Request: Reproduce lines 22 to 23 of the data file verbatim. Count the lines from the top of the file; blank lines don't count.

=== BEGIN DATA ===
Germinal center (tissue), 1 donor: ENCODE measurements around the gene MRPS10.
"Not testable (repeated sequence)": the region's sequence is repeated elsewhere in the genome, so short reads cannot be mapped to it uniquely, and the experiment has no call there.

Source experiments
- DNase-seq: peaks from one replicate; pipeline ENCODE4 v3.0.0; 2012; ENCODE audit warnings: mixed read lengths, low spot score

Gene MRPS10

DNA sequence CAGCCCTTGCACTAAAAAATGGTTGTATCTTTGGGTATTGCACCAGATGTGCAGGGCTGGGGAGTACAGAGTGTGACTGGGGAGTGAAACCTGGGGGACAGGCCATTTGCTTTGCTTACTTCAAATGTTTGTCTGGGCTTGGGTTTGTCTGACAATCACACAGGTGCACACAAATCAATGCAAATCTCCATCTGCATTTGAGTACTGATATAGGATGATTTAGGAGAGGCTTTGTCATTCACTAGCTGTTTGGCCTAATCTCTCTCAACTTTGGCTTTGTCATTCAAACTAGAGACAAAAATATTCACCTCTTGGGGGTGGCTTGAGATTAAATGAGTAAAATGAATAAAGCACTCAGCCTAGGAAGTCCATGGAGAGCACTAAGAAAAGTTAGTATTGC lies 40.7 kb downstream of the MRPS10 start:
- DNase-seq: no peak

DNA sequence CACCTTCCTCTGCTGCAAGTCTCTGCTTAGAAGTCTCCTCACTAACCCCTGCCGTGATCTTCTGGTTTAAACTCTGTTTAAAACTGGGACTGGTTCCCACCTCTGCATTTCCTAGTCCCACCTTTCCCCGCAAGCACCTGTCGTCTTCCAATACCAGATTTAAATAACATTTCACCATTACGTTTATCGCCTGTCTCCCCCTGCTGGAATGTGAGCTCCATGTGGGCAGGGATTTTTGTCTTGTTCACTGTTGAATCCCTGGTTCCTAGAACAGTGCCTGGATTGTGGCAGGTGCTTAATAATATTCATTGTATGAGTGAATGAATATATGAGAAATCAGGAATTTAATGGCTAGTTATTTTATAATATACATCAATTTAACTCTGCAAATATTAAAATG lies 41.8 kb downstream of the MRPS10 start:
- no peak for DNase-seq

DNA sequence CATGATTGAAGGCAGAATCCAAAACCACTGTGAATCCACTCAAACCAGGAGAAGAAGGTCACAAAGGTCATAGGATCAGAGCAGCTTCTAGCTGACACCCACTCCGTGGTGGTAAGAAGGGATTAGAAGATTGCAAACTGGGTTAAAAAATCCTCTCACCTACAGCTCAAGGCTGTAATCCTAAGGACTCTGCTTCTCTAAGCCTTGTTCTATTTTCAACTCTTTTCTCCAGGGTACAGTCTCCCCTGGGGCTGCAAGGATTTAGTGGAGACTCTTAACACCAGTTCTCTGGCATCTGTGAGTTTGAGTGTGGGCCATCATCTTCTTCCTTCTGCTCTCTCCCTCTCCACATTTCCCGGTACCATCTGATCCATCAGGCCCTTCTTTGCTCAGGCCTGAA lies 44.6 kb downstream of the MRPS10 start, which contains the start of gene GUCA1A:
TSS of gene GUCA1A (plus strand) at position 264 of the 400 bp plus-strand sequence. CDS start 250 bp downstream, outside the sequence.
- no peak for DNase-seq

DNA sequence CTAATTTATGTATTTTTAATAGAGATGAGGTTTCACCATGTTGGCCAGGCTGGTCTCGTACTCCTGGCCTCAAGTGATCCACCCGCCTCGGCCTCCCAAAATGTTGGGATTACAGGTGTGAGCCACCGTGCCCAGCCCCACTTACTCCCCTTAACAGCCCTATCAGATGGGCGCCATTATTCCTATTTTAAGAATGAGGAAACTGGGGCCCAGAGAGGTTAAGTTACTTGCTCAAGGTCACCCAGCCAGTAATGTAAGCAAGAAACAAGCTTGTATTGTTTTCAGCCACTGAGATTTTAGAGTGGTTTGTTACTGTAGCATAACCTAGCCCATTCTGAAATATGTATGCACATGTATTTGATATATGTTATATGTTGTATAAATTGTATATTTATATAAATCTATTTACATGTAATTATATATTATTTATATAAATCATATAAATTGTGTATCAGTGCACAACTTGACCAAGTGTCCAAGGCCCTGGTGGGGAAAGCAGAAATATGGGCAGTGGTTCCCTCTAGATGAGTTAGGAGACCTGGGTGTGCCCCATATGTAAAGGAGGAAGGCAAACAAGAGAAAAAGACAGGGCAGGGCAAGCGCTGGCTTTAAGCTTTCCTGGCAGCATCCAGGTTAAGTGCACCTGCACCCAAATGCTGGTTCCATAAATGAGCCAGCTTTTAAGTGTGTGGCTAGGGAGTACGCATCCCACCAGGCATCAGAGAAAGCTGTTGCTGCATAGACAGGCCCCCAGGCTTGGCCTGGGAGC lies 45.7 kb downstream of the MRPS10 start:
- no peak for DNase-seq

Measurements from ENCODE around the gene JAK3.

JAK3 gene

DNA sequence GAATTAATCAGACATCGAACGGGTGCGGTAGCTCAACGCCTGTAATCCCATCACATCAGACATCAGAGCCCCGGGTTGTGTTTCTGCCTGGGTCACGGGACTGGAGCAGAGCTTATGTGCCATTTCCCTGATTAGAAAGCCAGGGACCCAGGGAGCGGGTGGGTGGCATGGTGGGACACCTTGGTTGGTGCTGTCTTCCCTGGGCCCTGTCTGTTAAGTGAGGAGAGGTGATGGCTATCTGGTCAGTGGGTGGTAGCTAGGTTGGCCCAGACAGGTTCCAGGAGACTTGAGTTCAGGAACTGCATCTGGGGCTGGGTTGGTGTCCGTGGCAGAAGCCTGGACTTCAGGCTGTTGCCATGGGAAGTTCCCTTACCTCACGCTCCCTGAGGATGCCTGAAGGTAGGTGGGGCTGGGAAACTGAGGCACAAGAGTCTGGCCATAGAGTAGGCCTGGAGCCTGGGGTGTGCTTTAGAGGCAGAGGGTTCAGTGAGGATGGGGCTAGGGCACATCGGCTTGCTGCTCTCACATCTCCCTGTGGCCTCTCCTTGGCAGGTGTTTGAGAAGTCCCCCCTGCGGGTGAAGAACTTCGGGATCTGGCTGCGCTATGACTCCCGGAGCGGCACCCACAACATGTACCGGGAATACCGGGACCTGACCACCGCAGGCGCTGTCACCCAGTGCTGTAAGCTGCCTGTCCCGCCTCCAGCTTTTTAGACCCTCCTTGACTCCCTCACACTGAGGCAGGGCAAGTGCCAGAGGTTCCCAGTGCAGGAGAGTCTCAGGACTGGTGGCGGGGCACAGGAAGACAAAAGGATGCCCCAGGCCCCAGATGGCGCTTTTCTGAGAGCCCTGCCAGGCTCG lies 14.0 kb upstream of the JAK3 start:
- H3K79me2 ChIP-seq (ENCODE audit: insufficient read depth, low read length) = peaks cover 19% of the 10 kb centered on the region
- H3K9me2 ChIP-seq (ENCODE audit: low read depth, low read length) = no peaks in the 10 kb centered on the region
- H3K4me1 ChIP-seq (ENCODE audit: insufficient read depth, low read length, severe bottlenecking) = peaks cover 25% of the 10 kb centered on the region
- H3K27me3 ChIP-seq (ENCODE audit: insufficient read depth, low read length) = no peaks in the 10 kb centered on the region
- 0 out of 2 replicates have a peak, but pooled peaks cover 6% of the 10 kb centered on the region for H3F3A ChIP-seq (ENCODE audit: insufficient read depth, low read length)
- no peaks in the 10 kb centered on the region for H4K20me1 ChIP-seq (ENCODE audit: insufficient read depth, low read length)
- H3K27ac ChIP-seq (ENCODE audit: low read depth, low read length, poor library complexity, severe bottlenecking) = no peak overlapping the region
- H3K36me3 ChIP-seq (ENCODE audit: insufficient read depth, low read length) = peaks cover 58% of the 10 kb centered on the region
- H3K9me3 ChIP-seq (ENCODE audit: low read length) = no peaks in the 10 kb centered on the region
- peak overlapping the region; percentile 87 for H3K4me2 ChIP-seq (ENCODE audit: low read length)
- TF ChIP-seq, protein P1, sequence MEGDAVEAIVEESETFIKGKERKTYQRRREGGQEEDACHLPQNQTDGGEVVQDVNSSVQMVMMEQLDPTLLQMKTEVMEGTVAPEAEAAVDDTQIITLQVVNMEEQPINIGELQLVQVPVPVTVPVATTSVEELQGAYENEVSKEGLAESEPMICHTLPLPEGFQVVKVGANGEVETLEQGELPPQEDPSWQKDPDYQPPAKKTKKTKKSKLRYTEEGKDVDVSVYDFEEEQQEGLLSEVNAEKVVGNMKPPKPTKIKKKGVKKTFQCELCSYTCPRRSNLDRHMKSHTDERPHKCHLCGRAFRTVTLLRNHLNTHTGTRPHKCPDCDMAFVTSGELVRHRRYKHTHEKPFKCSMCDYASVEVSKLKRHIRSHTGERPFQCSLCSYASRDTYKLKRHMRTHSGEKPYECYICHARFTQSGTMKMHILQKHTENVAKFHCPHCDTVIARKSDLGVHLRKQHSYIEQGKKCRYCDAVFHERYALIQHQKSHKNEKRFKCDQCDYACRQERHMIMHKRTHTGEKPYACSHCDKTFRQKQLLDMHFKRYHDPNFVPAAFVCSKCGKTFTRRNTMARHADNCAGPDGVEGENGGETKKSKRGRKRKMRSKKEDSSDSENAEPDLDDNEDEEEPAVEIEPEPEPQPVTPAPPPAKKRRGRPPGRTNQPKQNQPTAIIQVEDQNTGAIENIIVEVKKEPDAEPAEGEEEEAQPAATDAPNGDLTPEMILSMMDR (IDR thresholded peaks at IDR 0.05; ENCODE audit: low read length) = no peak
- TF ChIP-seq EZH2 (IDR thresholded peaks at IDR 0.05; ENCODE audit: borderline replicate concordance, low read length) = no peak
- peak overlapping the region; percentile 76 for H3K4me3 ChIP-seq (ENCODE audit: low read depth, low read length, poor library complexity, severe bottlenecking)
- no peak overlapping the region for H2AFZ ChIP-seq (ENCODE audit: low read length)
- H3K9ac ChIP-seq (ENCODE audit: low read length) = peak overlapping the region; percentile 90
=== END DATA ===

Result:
- 0 out of 2 replicates have a peak, but pooled peaks cover 6% of the 10 kb centered on the region for H3F3A ChIP-seq (ENCODE audit: insufficient read depth, low read length)
- no peaks in the 10 kb centered on the region for H4K20me1 ChIP-seq (ENCODE audit: insufficient read depth, low read length)